Leesa, a human services student, comes from a family of teachers and follows news about education closely. She recently read about incidents in which children whose parents/guardians have fallen behind on paying for their school lunches have been told, while in the meal line, that they cannot have any food. The public reaction is very intense and almost exclusively negative, so she is surprised to learn that a state legislator has recently introduced a bill that permits cafeteria workers to refuse to feed children and also requires them to do so when the unpaid balance reaches the price equivalent of 20 meals. Leesa wonders how it is possible for policymakers to believe that this is a good solution to the problem of children’s unpaid lunch bills.It is sometimes the case that helping professionals and members of the general public get involved in issues related to social welfare policy when something happens that outrages them, like children being denied lunch. Suppose you are Leesa and you are genuinely upset by the proposed policy. Answer the following questions:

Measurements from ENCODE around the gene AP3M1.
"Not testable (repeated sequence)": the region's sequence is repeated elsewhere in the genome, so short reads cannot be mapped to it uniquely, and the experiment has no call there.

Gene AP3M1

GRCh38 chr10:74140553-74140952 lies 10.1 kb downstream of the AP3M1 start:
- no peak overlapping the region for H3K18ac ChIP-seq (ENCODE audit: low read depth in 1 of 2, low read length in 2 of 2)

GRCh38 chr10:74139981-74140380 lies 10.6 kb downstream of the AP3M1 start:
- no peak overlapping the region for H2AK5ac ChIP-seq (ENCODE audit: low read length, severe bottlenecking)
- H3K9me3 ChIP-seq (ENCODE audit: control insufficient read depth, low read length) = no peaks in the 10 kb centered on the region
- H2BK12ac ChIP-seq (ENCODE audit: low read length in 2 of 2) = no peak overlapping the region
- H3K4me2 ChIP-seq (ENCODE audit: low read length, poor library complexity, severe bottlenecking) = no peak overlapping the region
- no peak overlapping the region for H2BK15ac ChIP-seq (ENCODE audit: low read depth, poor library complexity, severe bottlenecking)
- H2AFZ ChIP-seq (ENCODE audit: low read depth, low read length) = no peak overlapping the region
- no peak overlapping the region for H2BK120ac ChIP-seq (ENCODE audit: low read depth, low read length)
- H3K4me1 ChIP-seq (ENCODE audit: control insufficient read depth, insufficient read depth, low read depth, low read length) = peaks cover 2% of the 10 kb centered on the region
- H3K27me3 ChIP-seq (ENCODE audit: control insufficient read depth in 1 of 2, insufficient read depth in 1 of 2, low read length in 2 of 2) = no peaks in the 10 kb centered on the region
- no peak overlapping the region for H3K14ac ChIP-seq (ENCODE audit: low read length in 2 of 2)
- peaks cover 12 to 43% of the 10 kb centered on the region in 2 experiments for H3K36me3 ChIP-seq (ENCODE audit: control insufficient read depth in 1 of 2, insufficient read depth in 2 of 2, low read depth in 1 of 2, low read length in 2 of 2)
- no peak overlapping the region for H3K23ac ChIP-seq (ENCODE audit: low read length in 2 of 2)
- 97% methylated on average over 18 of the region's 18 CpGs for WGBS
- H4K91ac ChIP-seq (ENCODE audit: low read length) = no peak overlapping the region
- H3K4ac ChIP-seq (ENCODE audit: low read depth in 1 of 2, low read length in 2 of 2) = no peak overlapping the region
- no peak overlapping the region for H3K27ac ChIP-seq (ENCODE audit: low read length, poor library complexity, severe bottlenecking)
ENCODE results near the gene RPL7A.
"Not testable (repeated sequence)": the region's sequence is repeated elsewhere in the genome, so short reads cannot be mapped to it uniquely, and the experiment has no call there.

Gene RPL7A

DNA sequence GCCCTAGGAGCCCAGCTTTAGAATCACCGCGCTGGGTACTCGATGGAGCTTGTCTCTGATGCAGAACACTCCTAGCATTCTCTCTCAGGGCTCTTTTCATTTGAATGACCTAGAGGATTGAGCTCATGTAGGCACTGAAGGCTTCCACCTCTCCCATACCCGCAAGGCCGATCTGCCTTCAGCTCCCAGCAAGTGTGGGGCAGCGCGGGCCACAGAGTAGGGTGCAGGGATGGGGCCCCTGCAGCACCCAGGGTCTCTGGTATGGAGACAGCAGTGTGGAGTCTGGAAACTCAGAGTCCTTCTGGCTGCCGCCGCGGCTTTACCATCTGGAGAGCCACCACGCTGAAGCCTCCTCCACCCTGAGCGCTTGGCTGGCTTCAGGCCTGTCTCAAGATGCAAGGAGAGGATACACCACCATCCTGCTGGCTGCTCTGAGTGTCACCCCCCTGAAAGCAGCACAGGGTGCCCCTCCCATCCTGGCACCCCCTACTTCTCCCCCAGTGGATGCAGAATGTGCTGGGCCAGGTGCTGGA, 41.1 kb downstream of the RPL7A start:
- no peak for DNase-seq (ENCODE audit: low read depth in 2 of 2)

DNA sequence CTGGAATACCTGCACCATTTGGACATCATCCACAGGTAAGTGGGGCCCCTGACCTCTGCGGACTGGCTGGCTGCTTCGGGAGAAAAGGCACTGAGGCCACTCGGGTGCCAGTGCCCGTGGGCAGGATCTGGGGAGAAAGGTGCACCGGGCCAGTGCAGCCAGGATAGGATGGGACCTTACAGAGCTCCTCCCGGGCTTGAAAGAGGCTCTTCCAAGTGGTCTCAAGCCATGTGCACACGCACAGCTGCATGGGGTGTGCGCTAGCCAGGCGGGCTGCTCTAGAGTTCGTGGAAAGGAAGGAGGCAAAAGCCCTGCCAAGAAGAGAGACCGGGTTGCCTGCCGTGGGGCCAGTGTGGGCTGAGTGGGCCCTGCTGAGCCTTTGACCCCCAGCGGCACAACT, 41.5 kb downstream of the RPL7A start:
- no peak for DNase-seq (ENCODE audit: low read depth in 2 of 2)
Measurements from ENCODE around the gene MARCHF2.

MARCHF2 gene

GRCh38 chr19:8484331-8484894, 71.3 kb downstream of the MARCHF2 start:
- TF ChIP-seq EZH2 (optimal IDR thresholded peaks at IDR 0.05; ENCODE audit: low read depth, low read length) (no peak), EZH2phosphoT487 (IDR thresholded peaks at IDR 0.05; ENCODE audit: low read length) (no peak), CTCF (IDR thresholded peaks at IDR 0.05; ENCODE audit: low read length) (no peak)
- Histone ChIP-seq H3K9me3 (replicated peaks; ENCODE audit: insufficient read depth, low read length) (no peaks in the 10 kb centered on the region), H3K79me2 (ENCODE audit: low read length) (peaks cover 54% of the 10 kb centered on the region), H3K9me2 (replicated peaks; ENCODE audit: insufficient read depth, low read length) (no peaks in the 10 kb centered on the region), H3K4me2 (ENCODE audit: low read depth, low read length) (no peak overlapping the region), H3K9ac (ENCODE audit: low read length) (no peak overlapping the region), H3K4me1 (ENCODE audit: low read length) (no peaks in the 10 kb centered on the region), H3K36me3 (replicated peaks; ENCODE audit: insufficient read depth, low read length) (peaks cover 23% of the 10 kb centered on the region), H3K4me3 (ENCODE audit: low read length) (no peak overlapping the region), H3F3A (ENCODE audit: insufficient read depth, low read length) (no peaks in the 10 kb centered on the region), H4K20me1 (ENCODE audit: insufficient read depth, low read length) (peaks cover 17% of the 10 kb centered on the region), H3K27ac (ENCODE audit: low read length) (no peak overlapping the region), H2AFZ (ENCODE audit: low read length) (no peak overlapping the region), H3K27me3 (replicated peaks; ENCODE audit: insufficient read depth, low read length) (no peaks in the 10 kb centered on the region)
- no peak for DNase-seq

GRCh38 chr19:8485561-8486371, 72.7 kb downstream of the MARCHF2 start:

- How do you think policy analysis would be helpful to you?
- How could you use critical theory to understand the proposed policy requiring that children not receive lunch when their unpaid balance reaches the price equivalent of 20 meals?
- Propose and justify a policy that states what should be done when students’ families fail to pay for the students’ meals.